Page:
Nos. C-830106 and -830125
Decided February 15, 1984.
Insurance — Mortgage insurance — Real property — Fiduciary relationship does not exist between debtor and creditor, when.
O.Jur 3d Fiduciaries §§ 1, 2.
1. The mere broaching of the subject of mortgage insurance by the lender (or his agent) to the borrowers does not, by itself and without more, create that special relationship of trust and confidence known as a fiduciary relationship out of what is otherwise a routine business relationship.
2. The mere giving of advice does not convert a business relationship (debtor and creditor) into a fiduciary relationship, which generally is created only when both parties understand that a special trust or confidence has been reposed.
APPEALS: Court of Appeals for Hamilton County.
Messrs. Weber Nurre and Mr. Mark F. Weber, for appellees.
Messrs. French, Marks, Short, Weiner Valleau, and Mr. Charles J. Davis, for appellant Percy Wilson Mortgage Finance Corp.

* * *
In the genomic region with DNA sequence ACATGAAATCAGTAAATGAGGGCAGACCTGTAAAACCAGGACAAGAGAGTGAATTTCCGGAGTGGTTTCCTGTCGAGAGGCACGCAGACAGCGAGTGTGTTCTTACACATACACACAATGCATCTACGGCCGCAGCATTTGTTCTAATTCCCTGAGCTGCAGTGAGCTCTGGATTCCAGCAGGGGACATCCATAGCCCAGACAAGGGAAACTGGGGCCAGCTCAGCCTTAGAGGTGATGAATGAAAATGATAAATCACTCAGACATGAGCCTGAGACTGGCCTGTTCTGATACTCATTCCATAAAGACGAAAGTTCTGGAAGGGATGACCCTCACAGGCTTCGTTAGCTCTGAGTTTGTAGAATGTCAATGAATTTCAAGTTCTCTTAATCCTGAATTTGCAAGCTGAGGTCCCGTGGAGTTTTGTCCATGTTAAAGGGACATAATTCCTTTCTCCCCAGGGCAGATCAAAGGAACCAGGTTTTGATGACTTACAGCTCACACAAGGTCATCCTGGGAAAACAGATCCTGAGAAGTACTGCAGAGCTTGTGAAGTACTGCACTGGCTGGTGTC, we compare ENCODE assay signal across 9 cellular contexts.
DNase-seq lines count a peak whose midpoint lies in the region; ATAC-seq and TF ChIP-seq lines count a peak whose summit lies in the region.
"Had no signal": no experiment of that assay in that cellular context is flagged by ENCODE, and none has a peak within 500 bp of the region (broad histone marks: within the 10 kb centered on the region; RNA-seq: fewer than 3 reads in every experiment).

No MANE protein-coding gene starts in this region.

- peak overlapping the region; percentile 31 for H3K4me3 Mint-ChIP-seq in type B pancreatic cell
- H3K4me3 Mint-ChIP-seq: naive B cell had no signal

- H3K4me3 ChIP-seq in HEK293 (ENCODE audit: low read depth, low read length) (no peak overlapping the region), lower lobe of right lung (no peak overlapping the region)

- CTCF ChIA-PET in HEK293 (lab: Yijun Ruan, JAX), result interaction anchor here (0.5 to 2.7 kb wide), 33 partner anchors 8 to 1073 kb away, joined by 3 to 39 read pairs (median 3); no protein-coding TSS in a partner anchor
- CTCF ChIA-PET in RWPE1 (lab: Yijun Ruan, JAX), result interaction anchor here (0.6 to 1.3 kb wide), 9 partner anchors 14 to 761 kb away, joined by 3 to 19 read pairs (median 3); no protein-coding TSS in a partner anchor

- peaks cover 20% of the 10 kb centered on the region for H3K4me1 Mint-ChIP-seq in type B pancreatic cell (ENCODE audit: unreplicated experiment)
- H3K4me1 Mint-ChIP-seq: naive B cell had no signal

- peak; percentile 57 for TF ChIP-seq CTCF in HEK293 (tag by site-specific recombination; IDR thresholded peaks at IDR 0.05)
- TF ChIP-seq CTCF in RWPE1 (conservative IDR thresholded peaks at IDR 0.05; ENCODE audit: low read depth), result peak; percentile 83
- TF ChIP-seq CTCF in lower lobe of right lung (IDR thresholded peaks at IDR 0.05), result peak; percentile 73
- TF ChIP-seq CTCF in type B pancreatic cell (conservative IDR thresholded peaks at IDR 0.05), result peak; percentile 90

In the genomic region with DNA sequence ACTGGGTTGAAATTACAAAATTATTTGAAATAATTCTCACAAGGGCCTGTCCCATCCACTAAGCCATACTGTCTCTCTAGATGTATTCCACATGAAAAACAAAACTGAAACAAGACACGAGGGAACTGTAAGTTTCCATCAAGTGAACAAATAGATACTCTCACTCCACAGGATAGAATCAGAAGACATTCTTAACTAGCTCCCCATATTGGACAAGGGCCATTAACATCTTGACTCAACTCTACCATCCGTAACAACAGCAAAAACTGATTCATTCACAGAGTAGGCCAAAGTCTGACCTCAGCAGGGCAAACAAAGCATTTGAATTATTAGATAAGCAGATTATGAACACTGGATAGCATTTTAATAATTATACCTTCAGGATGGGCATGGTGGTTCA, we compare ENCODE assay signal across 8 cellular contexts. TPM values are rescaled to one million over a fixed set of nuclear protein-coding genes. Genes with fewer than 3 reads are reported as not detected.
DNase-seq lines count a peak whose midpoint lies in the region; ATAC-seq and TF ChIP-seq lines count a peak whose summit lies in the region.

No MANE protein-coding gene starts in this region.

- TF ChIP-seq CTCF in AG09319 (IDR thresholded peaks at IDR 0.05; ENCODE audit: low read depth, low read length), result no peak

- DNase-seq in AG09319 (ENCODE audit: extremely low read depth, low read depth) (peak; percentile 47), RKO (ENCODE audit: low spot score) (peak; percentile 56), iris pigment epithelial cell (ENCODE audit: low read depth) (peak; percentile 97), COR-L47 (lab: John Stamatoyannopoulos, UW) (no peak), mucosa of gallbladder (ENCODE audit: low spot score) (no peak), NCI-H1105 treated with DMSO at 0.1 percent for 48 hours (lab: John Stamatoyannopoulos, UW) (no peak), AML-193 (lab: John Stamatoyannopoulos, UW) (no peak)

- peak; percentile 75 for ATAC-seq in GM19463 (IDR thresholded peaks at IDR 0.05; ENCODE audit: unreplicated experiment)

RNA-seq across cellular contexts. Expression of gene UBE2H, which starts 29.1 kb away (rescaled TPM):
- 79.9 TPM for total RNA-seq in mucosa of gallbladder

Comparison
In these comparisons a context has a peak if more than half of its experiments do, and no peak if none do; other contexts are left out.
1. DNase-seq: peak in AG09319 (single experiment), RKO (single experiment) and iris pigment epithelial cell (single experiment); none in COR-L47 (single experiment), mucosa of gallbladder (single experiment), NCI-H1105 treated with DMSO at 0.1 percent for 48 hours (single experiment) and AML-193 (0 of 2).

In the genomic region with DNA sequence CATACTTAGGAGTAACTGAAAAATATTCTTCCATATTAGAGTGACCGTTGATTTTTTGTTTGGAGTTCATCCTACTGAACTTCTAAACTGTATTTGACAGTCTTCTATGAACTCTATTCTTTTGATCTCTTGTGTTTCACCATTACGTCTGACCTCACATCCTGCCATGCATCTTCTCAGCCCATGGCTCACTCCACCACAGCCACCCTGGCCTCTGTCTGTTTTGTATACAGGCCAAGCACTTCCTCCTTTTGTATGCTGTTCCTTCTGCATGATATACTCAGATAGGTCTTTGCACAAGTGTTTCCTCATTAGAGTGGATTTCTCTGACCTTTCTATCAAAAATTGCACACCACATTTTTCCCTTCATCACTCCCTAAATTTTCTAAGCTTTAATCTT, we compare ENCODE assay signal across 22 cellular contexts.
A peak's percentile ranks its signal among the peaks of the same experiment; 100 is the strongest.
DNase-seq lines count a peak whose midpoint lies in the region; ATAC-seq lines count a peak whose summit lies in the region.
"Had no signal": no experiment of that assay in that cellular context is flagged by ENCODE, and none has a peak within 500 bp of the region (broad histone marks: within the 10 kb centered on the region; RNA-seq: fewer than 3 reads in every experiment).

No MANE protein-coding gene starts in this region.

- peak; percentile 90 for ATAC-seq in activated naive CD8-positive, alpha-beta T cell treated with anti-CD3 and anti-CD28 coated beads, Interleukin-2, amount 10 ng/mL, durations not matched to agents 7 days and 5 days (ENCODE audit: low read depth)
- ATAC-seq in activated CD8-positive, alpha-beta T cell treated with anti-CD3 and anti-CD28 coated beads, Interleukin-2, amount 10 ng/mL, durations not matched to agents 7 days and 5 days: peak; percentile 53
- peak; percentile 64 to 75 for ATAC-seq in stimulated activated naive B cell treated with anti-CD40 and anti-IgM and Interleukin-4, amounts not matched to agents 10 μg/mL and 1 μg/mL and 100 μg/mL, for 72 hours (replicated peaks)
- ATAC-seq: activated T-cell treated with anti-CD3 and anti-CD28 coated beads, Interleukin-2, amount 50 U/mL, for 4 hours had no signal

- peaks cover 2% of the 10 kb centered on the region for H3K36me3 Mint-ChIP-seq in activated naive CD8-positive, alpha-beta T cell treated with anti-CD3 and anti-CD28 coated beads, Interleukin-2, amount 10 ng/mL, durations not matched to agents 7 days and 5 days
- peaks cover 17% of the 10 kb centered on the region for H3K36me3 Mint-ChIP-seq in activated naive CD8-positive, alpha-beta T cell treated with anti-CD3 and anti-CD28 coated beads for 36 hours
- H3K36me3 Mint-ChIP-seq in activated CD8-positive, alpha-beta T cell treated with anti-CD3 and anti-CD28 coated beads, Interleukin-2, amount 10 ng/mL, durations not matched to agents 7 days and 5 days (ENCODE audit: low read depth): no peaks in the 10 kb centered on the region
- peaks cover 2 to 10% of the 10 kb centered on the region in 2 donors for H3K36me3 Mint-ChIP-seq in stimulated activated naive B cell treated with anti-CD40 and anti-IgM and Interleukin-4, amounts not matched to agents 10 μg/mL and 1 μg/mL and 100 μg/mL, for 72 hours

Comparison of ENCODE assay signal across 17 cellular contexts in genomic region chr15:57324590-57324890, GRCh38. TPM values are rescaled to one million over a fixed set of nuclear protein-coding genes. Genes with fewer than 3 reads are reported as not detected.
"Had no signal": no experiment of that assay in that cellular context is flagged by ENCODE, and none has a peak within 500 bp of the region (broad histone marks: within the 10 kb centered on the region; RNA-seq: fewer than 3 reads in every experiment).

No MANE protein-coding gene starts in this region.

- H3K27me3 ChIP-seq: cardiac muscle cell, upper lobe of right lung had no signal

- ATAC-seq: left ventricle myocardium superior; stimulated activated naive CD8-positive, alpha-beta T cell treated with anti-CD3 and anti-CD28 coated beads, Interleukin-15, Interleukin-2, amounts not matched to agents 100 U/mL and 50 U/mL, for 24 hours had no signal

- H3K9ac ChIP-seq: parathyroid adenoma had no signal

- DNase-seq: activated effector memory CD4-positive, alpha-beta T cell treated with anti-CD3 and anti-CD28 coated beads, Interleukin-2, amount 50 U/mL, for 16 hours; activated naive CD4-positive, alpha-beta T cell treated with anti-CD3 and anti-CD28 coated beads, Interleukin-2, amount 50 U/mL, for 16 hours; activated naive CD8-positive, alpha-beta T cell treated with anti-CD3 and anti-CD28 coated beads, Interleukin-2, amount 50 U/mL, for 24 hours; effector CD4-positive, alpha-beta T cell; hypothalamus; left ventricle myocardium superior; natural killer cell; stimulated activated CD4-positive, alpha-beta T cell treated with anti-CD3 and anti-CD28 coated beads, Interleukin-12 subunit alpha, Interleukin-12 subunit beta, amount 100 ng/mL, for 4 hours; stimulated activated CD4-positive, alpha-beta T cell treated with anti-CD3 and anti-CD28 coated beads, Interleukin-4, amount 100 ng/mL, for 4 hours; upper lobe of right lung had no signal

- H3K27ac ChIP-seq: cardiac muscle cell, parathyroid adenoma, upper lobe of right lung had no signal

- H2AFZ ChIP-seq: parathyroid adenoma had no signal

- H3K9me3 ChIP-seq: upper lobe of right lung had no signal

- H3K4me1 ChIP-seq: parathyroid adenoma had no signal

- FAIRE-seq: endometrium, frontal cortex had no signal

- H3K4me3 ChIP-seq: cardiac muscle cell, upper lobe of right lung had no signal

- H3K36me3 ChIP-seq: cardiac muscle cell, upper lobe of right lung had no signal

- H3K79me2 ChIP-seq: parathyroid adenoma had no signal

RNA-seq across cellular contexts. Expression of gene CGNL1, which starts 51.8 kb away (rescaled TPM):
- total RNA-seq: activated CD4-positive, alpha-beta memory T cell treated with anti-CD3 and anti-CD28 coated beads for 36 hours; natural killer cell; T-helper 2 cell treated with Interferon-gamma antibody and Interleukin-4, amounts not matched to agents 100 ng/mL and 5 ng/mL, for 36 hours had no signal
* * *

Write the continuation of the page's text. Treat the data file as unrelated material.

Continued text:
Messrs. Rendigs, Fry, Kiely Dennis and Mr. Frederick Brockmeier IV, for appellant Northwestern National Life Ins. Co.
The trial court granted plaintiffs' motion for summary judgment on the issue of liability only, against defendants-appellants Percy Wilson Mortgage Finance Corp. ("Wilson") and Northwestern National Life Insurance Co. (NNorthwestern"). The court did not favor us by stating its reasons on the record, and we must assume that the court may have held Wilson and Northwestern liable on any one or more of the four claims set forth in the amended complaint. Basically, plaintiffs asserted that Wilson and Northwestern were liable for damages because they misled the plaintiffs about certain insurance on the life of Charles H. Warren, Jr. The four causes of action were: conspiracy to defraud, conduct intentionally defrauding, breach of contract, and breach of fiduciary duty. At the hearing on appeal, counsel argued principally the claim based on breach of fiduciary duty. We will discuss that claim first, but we will also take up the other claims. Briefly, we find the trial court erred because, on the record before us, plaintiffs were not entitled to summary judgment on any theory.